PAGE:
Good morning sunshine! We have been in the USA for the last 3 days and I think my kids and I are now acclimated and jet-lag free. With that said, I think I can now start wrapping my brain on some creative blog ideas!
Since I am from Texas and am here for the next few weeks, I thought facts about this great state would be appropriate. And the first one is about the song The Yellow Rose of Texas.
Wikipedia suggests the song is based on a Texas legend from the days of the Texas War of Independence. According to the legend, a woman named Emily D. West — a mulatto, and hence, the song’s reference to her being “yellow” — who was seized by Mexican forces during the looting of Galveston seduced General Antonio López de Santa Anna, President of Mexico and commander of the Mexican forces. The legend credits her supposed seduction with lowering the guard of the Mexican army and facilitating the Texan victory in the Battle of San Jacinto waged in 1836 near present-day Houston. Santa Anna’s opponent was General Sam Houston, who won the battle literally in minutes, and with almost no casualties.
Historians assert that if West was with Santa Anna, it was not by her choice, nor did she play any part in deciding the battle. The seduction legend was largely unknown until the publication in the 1950’s of a version based on William Bollaert’s account. Bollaert, a British subject, spent two years in Texas, 1842 to 1844 and was a prolific writer, publishing more than eighty articles on various subjects. 
The basic facts appear to be that Emily West migrated to Texas from New York City in late 1835. Sources describe her as a teen or as a woman of twenty. According to one version of the legend, she became an indentured servant on the plantation of James Morgan near what was then called New Washington and is now Morgan’s Point. Because of her indenture to Morgan, some historians say, she became known by his surname, as was the custom for indentured servants as well as slaves.
Santa Anna reportedly saw West in April 1836 when he invaded New Washington prior to the Battle of San Jacinto. Legend states that she was forcibly placed in his camp. Allegedly, Santa Anna was with her when Texan General Sam Houston‘s troops arrived, forcing him to flee without weapons or armor and enabling his capture the next day.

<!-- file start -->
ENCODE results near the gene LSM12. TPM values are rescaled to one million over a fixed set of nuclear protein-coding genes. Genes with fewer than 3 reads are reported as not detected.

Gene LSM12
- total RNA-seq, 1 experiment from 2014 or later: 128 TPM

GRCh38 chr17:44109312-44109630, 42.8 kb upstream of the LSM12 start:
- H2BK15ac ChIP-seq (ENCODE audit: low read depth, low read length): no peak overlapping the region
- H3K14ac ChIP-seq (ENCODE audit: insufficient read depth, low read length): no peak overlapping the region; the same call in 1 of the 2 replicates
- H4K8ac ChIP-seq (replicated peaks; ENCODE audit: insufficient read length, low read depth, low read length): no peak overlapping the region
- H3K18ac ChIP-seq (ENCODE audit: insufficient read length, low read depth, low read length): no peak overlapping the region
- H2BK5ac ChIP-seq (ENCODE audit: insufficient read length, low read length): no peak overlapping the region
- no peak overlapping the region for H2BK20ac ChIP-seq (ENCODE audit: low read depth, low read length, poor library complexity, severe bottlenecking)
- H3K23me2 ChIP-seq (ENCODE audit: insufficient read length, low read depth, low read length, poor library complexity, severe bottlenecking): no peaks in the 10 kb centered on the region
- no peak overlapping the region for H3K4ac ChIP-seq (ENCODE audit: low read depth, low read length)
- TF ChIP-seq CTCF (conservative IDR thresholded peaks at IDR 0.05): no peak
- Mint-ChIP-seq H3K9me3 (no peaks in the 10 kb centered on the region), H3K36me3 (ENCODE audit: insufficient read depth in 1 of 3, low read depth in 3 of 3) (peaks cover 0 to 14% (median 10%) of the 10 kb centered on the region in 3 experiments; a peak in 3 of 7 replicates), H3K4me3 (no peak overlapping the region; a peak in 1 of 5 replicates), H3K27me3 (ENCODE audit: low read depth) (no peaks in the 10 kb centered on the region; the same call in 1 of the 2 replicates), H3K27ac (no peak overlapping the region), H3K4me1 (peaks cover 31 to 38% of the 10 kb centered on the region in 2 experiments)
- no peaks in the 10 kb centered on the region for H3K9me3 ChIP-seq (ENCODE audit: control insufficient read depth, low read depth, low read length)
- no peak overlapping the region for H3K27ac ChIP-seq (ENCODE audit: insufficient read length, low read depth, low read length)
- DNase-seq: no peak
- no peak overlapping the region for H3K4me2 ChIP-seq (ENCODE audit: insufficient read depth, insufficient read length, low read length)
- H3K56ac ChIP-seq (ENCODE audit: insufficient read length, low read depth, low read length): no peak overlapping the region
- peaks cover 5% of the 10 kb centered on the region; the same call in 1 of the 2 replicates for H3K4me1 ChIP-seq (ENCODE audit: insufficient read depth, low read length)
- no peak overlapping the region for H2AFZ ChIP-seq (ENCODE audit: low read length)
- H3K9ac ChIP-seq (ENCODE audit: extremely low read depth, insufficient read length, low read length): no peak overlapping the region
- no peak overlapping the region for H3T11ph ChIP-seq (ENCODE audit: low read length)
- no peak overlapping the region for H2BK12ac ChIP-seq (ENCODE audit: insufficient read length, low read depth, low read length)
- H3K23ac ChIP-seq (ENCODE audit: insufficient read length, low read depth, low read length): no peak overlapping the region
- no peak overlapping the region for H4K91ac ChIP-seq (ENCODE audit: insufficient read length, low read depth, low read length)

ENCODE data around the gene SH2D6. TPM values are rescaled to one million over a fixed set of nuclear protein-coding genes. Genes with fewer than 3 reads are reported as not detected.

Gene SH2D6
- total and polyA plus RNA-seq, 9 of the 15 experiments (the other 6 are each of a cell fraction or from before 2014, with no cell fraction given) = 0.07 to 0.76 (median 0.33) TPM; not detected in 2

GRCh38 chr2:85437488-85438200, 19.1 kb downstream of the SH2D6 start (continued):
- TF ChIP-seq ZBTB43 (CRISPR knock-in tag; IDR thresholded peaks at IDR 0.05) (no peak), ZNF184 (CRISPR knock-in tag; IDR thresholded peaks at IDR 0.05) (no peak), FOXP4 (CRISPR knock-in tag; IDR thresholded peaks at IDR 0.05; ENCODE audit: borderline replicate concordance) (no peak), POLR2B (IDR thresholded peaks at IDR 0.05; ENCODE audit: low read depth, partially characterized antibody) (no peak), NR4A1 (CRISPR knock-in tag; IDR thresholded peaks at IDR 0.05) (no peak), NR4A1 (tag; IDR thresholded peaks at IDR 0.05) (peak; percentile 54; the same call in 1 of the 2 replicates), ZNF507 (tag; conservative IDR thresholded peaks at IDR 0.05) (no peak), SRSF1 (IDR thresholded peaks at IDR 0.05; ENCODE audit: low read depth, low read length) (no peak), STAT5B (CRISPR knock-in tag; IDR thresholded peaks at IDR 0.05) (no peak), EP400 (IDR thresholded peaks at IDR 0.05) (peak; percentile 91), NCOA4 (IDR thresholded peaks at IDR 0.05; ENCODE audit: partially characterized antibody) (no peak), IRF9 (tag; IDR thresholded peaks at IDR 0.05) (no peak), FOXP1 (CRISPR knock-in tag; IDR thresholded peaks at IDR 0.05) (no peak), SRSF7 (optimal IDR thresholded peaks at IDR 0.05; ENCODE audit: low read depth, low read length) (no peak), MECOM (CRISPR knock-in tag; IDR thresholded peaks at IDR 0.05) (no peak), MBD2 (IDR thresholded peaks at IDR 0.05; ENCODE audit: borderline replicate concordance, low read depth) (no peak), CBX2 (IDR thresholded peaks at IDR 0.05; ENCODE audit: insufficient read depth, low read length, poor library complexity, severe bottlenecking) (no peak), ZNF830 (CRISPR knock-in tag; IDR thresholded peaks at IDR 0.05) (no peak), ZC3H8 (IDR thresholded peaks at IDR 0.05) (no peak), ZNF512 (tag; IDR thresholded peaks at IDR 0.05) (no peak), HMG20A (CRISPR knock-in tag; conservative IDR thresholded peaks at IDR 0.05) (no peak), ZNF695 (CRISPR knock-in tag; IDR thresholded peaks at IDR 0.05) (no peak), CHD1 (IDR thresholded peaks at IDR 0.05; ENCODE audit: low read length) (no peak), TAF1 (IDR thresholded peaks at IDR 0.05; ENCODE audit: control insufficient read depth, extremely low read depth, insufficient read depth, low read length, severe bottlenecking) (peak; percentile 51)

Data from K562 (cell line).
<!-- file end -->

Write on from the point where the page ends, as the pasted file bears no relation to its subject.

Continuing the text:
- There’s a yellow rose in Texas, that I am going to see,
- No other darky [sic] knows her, no darky only me
- She cryed [sic] so when I left her it like to broke my heart,
- And if I ever find her, we nevermore will part.
- She’s the sweetest rose of color this darky ever knew,
- Her eyes are bright as diamonds,they sparkle like the dew;
- You may talk about your Dearest May, and sing of Rosa Lee,
- But the Yellow Rose of Texas beats the belles of Tennessee.
- When the Rio Grande is flowing, the starry skies are bright,
- She walks along the river in the quite [sic] summer night:
- She thinks if I remember, when we parted long ago,
- I promised to come back again, and not to leave her so. [Chorus]
- Oh now I’m going to find her, for my heart is full of woe,
- And we’ll sing the songs togeather [sic], that we sung so long ago
- We’ll play the bango gaily, and we’ll sing the songs of yore,
- And the Yellow Rose of Texas shall be mine forevermore. [Chorus]
More than 25 years later, the lyrics were changed to eliminate the more racially charged lyrics. “Soldier” replaced “darky.” And the first line of the chorus was also changed to read, “She’s the sweetest little flower…..”
More facts about The Yellow Rose
Youtube.com Video Yellow Rose of Texas
That’s our first fact about Texas…more to come tomorrow!